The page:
Warm as Toast
Arctic to Tropics
"Comfort and fit" Every equipment chapter of every book about diving, highlights the importance of gear that fits well and feels comfortable. To enjoy diving, wet suits must fit really well and be very comfortable. So lets look at the principles and priorities. Fit: While wearing a wet suit our #1 priority is breathing.Getting a full breath is the most important measure of a snug fit. #2 priority is good circulation. If after a few minutes your extremities are discolored (turning purple) the suit is too tight. A fit like skin (but not baggy like my skin) is desirable. Fit impacts both insulation and flexibility. The more snug the fit, the less water will intrude (yeah!) and the more likely we will be able to stretch more than the material, restricting our range of motion (boo!).
Comfort: The wetsuits #1 job is insulation, to keep us warm, to keep our heat from escaping into the cold, to form an insulating barrier between us and the ocean. Moisture will be present (that's why they are called "wet" suits). Most likely water will come in from the outside, if not you will perspire. The #2 job is flexibility, to allow us to get a full breath (hopefully more than one) and allow us a full range of motion, while keeping our heat in and the ocean out. Quite a tall order. Personally I've never worn a wet suit, rack or custom that I wasn't aware of in the first few minutes, but I have had them on all day with out ever noticing or thinking about the wet suit.
Layers: A way to maximize insulation and flexibility is to use layers of material. Competition spear-fishers, who dive to depths of 20-120 feet, in 50-55 degree water, for 6 hours, use layered wet suits. Thin layers underneath, protect core heat. Thicker layers to the outside allow for flexibility between layers, and more protective insulation. Minimal intruding water may find its way between the layers, but rarely finds the diver. The thinner material is more fragile, so it may not appear in rental inventories. It is not unusual to find divers with 3/4" or more thickness of wet suits.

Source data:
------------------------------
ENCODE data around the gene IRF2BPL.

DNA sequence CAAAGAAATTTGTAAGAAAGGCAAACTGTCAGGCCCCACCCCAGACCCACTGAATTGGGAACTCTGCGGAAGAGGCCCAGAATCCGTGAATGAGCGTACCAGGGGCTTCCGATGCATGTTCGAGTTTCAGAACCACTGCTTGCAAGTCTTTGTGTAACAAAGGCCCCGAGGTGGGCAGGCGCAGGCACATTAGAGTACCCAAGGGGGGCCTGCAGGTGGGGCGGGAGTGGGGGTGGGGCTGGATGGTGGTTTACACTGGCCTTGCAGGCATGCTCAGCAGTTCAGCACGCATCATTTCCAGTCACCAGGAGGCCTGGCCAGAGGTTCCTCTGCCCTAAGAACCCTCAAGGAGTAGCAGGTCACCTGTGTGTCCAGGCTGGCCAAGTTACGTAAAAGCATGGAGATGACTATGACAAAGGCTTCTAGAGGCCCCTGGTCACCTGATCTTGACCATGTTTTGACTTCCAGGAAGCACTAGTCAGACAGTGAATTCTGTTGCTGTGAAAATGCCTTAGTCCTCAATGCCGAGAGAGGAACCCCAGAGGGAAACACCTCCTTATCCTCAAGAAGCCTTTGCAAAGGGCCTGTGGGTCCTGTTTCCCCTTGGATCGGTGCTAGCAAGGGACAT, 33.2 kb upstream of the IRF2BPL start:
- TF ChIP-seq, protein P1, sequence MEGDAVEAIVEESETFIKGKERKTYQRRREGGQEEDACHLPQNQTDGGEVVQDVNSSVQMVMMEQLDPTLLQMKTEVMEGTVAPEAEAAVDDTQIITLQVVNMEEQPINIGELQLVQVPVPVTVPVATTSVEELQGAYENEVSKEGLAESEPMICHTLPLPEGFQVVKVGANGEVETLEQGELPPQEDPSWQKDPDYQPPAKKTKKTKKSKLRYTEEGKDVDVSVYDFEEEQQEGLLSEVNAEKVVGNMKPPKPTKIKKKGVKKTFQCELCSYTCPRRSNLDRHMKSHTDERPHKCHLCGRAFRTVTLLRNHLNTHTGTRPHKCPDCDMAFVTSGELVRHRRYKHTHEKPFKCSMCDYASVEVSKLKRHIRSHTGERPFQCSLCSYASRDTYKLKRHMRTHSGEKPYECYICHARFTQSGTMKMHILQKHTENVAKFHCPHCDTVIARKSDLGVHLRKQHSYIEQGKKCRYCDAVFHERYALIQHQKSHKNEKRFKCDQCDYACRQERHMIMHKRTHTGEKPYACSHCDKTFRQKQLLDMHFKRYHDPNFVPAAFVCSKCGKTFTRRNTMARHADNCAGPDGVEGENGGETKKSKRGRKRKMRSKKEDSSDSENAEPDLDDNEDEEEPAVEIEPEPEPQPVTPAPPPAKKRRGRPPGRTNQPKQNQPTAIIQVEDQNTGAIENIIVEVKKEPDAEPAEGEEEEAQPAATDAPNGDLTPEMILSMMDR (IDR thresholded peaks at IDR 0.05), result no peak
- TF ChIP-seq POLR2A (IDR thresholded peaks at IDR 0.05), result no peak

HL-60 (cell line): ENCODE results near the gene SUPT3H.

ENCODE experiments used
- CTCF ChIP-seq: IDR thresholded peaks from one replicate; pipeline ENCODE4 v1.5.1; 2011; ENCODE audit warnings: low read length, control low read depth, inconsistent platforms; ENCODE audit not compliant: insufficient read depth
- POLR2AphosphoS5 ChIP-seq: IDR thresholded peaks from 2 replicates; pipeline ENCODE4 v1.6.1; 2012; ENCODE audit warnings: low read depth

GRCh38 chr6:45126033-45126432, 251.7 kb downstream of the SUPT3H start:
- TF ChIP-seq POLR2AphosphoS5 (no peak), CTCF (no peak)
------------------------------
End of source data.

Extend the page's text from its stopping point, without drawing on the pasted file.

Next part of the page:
Linings: Skin in, nylon, mesh, and plush linings are features of today's suits, the benefits may vary. "Skin in" is smooth neoprene inside. The benefit here is insulating value to the diver. More difficult to put on and more fragile, but warmer in the water. Nylon cloth is used extensively as a protective covering both inside and outside of wet suit fabric. It allows the suit to take the most abuse. Today's newer materials are much more flexible allowing both snugger fit and freedom of motion. Plush linings, designed to wick away moisture (really? where will it go? can it evaporate under water?)
Pantyhose: Two Benefits, both to the diver. Much easier to put the wet suit on. Protects the back of the divers knees. Wet suits tend to bunch-up behind the bend of the knee and become little or large alligators biting off what feels like huge chunks of flesh.
Sox: I have always worn soft, thick sox. Best for me have had Polyethylene terry cloth inside. They cushion your feet, and prevent abrasion and blisters from kicking fins.
Tropics: Warm water diving does not eliminate the need for a good wet suit. As we dive our bodies must maintain our 98.6, even in tropical water. Heating the ocean with our meager heat generators is a huge drain on our energy. It makes us very tired. A good 3 - 5 mil wet suit keeping us warm, helps to maintain our energy for more diving fun.
Investment: Most new divers are cautious about their budgets, and rightly so. Wanting more diving fun after the first ocean experience is normal and healthy. Wetsuit rental costs might be applied instead to the purchase of a quality wetsuit. Don't be cheap with this piece of gear. Be good to your self, you deserve it! Shop hard, know what you are buying. Start with good under-layers, hot pants, vest. Dive warm! Enjoy!
The "old salts" Diving tips
Published Spasmodically since 1974
Published Spasmodically since 1974